For dogs who scoot due to an anal gland problem and/or due to itchiness from skin allergies, fatty acid supplements given by mouth can improve some of their signs. The reason for this is that itchy dogs often have a lot of inflammation of their skin. Dogs with skin allergies are also at increased risk for anal gland impactions because this inflammation can cause overproduction of certain oils that fill the anal glands with thicker material that is harder to express. Fatty acid supplements help to reduce inflammation and improve the oily secretions in the skin. The best products for dogs should include omega-3 fatty acids with EPA and should be given daily at the highest dose that is safely recommended by your veterinarian. 

Soothing Baths

Dogs with itchy skin who are scooting will also benefit from soothing baths to remove irritants from their fur and improve their coat and skin. Ideally, you should get a medicated shampoo from your veterinarian for maximum impact but even an over-the-counter gentle shampoo along with a good soak in warm water can bring some relief.

Fiber Supplementation

Soft stool and/or diarrhea can be contributing factors for anal gland problems and scooting as well. Normally, the anal glands empty when dogs defecate because the stool presses on the glands, causing them to release their contents. If the stool is very soft, it does not create enough pressure against the glands for them to empty. Fiber supplementation can help to firm up the stool and prevent ongoing anal gland issues. Safe sources of fiber for dogs can come from canned pumpkin (unsweetened), certain raw vegetables, or fiber supplements. You should always consult your veterinarian to get the right dose and to make sure it is safe for your pup’s specific health conditions.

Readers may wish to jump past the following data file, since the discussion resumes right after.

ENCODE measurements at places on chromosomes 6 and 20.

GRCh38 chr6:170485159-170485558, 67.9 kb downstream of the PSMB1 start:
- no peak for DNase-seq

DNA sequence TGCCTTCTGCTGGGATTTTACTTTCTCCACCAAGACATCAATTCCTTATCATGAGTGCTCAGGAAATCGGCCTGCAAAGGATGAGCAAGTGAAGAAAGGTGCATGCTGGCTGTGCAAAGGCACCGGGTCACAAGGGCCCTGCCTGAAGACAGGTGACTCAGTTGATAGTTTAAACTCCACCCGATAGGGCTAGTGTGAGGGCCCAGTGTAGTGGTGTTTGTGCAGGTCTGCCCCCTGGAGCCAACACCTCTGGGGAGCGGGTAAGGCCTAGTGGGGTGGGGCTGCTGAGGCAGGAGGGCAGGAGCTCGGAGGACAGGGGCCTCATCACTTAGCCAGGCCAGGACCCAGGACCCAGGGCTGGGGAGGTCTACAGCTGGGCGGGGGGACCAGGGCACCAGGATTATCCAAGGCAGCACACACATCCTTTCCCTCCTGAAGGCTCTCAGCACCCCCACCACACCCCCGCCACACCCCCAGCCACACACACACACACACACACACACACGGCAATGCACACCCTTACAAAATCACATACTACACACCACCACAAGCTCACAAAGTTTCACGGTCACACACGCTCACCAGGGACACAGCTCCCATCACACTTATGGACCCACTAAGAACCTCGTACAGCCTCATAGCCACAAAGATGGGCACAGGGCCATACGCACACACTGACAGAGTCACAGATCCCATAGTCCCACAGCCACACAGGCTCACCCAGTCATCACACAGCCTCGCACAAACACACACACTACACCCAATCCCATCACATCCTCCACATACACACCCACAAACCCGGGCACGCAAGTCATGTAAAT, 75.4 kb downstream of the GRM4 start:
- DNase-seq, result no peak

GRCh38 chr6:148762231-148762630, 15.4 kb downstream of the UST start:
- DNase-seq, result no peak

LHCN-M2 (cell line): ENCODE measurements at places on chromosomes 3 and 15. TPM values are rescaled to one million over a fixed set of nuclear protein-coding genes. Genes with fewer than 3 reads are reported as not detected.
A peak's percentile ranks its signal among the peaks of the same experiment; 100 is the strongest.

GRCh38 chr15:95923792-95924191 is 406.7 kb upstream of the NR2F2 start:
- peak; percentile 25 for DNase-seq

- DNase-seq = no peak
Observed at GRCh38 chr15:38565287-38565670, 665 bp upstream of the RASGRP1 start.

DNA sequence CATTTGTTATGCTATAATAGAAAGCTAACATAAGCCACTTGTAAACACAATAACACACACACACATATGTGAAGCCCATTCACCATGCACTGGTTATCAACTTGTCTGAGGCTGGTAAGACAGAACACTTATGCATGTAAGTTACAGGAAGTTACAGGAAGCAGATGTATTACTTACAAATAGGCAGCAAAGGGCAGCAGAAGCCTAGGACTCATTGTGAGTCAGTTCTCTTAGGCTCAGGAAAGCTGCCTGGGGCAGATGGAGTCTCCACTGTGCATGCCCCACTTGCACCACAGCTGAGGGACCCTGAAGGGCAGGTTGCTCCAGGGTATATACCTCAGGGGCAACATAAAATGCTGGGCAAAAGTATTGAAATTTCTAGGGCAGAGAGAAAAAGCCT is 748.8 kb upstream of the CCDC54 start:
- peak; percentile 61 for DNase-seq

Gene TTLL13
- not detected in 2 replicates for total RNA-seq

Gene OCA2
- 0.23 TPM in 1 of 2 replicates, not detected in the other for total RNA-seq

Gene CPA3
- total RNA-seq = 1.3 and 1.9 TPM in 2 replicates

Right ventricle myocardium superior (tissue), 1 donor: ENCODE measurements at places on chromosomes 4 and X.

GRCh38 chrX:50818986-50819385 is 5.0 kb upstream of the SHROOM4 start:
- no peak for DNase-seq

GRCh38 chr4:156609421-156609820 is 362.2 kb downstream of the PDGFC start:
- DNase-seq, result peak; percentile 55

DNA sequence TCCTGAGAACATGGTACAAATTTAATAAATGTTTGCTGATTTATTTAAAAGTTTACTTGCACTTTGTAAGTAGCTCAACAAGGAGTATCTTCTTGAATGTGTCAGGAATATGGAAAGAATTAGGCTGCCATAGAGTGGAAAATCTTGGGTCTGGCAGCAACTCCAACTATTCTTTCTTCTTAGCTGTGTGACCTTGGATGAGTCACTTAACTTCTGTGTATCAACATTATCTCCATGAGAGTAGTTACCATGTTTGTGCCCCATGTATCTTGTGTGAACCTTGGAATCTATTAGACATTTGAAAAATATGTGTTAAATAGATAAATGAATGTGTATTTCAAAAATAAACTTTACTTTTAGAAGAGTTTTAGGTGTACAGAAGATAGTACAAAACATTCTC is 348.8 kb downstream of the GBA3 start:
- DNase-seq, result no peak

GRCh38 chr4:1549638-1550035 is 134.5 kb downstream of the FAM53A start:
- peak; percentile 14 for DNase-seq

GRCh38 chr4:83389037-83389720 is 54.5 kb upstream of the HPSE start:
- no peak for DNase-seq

Expressing the Anal Glands

Expressing your dog's anal glands at home should be done with an abundance of caution. While some pet owners and groomers learn to do this and feel comfortable performing it on their pups, it is not advisable to do this routinely. This is an important part of relieving discomfort in a dog with impacted anal glands, however, manipulating and emptying the glands too often can lead to increased inflammation and scar tissue, making it even harder for the glands to empty in the future. Additionally, if the problem is more than simply impacted anal glands, such as an abscess, it may be very painful for your pup to have this area touched. There may be situations where your vet shows you how to do this and advises you on how and when to do so safely at home, but you should always consult your veterinarian before taking this on.

When to See Your Vet

In most cases, you should see your vet as soon as you notice your dog scooting to find out the exact cause and get the most effective treatment. If your dog has ongoing health issues that cause the scooting, you should follow up with your vet any time you notice changes in their behavior or health. This would be especially important if you notice that your dog is in pain and is showing signs such as crying, constantly licking or biting around its hind end, or is reluctant to sit or lay down. You should also see your vet right away if you notice any bleeding around the hind end or in your dog’s stool, any swelling or redness around the anus, or difficulty defecating.  

Article Sources